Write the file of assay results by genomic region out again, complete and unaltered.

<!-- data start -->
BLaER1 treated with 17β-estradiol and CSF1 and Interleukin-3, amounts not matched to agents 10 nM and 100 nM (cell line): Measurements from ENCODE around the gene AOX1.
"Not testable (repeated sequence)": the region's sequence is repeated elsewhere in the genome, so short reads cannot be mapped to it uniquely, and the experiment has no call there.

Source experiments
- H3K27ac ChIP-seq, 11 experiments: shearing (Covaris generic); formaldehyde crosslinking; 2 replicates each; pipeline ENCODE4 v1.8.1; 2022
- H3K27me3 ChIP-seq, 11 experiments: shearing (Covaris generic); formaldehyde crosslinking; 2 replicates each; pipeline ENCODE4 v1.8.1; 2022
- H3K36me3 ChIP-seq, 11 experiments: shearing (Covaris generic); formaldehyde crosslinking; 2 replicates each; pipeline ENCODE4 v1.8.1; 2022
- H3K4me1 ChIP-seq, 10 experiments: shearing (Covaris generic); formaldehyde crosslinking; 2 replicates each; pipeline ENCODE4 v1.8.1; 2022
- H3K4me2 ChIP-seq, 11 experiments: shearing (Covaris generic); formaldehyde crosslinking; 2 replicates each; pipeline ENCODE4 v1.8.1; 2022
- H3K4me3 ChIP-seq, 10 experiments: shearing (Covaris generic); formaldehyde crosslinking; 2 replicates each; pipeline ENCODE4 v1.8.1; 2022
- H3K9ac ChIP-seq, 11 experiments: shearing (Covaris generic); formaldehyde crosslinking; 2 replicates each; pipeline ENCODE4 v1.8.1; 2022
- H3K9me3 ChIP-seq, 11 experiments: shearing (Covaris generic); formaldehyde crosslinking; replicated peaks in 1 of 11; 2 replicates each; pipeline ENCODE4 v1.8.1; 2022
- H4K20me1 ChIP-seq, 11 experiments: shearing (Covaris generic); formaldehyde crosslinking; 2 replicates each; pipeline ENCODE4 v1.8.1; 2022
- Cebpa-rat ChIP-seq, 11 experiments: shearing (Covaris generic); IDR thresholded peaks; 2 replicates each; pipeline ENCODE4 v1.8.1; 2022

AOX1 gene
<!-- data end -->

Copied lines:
BLaER1 treated with 17β-estradiol and CSF1 and Interleukin-3, amounts not matched to agents 10 nM and 100 nM (cell line): Measurements from ENCODE around the gene AOX1.
"Not testable (repeated sequence)": the region's sequence is repeated elsewhere in the genome, so short reads cannot be mapped to it uniquely, and the experiment has no call there.

Source experiments
- H3K27ac ChIP-seq, 11 experiments: shearing (Covaris generic); formaldehyde crosslinking; 2 replicates each; pipeline ENCODE4 v1.8.1; 2022
- H3K27me3 ChIP-seq, 11 experiments: shearing (Covaris generic); formaldehyde crosslinking; 2 replicates each; pipeline ENCODE4 v1.8.1; 2022
- H3K36me3 ChIP-seq, 11 experiments: shearing (Covaris generic); formaldehyde crosslinking; 2 replicates each; pipeline ENCODE4 v1.8.1; 2022
- H3K4me1 ChIP-seq, 10 experiments: shearing (Covaris generic); formaldehyde crosslinking; 2 replicates each; pipeline ENCODE4 v1.8.1; 2022
- H3K4me2 ChIP-seq, 11 experiments: shearing (Covaris generic); formaldehyde crosslinking; 2 replicates each; pipeline ENCODE4 v1.8.1; 2022
- H3K4me3 ChIP-seq, 10 experiments: shearing (Covaris generic); formaldehyde crosslinking; 2 replicates each; pipeline ENCODE4 v1.8.1; 2022
- H3K9ac ChIP-seq, 11 experiments: shearing (Covaris generic); formaldehyde crosslinking; 2 replicates each; pipeline ENCODE4 v1.8.1; 2022
- H3K9me3 ChIP-seq, 11 experiments: shearing (Covaris generic); formaldehyde crosslinking; replicated peaks in 1 of 11; 2 replicates each; pipeline ENCODE4 v1.8.1; 2022
- H4K20me1 ChIP-seq, 11 experiments: shearing (Covaris generic); formaldehyde crosslinking; 2 replicates each; pipeline ENCODE4 v1.8.1; 2022
- Cebpa-rat ChIP-seq, 11 experiments: shearing (Covaris generic); IDR thresholded peaks; 2 replicates each; pipeline ENCODE4 v1.8.1; 2022

AOX1 gene